In Dhaka, urbanisation precedes planning because the planning procedure is extremely weak and slow. The RAJUK does not have proper infrastructure or manpower and none of the agencies such as the Dhaka City Corporation knows what their role should be. Meanwhile, Dhaka North City Corporation mayor along with the commissioners of different wards visited the proposed 30-feet wide and three and half kilometre long road from Sherapara up to Bangla College. The Dhaka North City Corporation and RAJUK with relevant service organisations held a meeting on January 2, 2017 to widen the proposed road that at some points is 8 feet, 10 feet and 12 feet wide as land-owners have encroached on the road. Meanwhile, RAJUK launched its first drive to demolish part of 50 houses in the area. The Councillor of DNCC's ward No-11 said that he has a vision to turn the Kalyanpur and Paikpara to be part of a modern city like Uttara, Dhanmondi, Banani and Gulshan. To give a reminder to the authority, he sent 19 letters, recommended by DNCC's Mayor, to RAJUK for taking necessary action against 1,123 houses for shrinking the roads. 
Since most of the major road networks in the area will be free from non-motorised transport (NMT), according to the Detailed Area Plan (DAP), these roads should be widened to at least 20 feet, to facilitate the movement of NMTs. Thereby making the movement of residents easier. Meanwhile, Dhaka North City Corporation (DNCC) has taken up some initiatives to beautify and widen roads and by-lanes in some parts of the city. Some areas at Mirpur such as  Kalyanpur, Kazipara, Senpara, Parbata and Shewrapara have grown unplanned over the years. Against this backdrop, local commissioner of ward number 11 has planned to widen some roads at Kallyanpur and Paikpata.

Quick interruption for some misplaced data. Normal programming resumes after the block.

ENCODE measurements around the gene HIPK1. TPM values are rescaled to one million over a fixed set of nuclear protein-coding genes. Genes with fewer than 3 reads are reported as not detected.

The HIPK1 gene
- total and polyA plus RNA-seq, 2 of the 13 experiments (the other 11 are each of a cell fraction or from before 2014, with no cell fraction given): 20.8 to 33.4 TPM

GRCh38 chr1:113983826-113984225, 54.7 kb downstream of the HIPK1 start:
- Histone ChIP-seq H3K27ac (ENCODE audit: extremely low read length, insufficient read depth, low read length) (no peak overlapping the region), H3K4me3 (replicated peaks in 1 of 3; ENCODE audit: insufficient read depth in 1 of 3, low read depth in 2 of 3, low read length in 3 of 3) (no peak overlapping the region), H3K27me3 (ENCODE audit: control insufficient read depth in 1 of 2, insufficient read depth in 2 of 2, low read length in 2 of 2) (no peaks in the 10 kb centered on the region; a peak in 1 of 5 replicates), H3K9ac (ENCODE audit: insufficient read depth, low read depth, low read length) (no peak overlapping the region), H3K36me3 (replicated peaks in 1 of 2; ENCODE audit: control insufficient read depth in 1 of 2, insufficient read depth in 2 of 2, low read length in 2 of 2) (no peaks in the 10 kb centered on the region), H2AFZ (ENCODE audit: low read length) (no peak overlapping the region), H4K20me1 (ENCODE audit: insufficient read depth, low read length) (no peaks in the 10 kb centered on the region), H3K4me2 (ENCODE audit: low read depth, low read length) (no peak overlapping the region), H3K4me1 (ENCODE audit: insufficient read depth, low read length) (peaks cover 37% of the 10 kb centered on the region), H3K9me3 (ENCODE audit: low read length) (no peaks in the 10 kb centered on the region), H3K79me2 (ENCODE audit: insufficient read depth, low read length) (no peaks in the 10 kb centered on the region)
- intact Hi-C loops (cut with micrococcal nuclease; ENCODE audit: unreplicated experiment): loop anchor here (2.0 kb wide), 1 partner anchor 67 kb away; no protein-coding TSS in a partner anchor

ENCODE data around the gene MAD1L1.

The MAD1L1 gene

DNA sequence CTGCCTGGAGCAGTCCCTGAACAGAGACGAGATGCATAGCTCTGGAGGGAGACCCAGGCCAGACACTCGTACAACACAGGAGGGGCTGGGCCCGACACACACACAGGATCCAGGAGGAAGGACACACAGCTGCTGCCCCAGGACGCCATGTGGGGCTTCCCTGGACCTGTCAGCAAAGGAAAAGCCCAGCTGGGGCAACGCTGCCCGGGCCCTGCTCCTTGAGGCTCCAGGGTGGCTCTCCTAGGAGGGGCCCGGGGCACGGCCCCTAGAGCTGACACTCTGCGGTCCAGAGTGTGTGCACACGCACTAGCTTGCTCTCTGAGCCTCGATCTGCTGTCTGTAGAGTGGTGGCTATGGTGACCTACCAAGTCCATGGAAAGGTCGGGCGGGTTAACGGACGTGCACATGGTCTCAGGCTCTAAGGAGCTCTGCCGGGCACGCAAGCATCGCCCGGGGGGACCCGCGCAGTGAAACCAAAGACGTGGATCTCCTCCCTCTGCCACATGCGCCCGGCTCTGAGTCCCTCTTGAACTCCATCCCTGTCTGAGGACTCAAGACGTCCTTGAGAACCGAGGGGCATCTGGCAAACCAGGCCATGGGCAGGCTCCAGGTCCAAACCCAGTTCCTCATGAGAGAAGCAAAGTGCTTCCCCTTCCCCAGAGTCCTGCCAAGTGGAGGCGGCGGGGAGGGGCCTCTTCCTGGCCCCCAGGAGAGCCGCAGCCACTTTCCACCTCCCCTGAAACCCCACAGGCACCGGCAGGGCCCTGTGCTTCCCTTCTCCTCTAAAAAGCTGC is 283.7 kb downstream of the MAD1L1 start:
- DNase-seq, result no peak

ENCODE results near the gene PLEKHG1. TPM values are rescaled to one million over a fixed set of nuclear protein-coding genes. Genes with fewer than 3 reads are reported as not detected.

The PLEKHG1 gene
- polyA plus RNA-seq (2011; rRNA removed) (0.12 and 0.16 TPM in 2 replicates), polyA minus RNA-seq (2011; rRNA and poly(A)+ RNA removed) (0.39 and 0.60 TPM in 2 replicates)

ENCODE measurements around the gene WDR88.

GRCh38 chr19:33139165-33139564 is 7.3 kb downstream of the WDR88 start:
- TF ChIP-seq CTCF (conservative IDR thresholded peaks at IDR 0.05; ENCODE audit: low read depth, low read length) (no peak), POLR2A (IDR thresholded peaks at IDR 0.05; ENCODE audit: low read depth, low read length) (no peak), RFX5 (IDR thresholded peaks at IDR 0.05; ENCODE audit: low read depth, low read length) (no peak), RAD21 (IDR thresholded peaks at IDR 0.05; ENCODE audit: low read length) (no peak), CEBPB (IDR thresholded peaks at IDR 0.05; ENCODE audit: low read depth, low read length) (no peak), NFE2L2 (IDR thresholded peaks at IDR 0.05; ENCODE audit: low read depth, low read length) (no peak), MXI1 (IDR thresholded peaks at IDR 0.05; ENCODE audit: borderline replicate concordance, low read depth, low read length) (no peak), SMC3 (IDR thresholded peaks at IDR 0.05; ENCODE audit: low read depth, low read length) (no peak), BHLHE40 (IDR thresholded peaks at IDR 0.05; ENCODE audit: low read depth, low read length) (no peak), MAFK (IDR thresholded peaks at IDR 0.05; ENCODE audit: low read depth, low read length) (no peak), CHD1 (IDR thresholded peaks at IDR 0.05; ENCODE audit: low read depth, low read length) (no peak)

In the 1970s, 1980s and 1990s, Kalyanpur and Paikpara grew haphazardly under the very nose of the former Dhaka Improvement Trust (DIT) and RAJUK. Roads are very narrow and at some points, car and rickshaws cannot cross each other. The Councillor of DNCC's ward No-11 recently held several meetings with local residents of Kalyanpur and Paikpara and sought their cooperation in widening the roads and by-lanes in the areas. According to one estimate, some 200,000 people live at Kalylnapur and Paikapara. A good number of developers are now constructing high-rise buildings in the areas. 
10 years ago, Bangladesh Road Transport Corporation (BRTC) constructed some 100 shops at its depot but hawkers have illegally occupied some parts of the narrow Kallyanpur Main Road creating chronic traffic jams. As hawkers occupy some parts of the main road, elderly people and women cannot walk through the Kallyanpur Main Road nowadays. They have to cross the main road every day. RAJUK and DNCC should take initiatives to widen the roads since unauthorised makeshift shops at the Kallyanpur Main Road create barriers to the movement of pedestrians. Only residents of the road number 12 at Kallyanpur took initiatives to widen the roads. 
Now some beautiful high-rise buildings have been constructed at Kalyanpur. But locals have to face hassles as rickshaw pullers and hawkers occupy the entrance of the Main Road.  Local residents of Kalyanpur area say that Rajdhani Unnayna Kartripakkha (RAJUK) and Dhaka North City Corporation (DNCC) should take initiatives to widen Kalyanpur Main Road and the inner roads for hassle-free movements of people. 
The writer is a retired Professor of Economics, BCS General Education Cadre.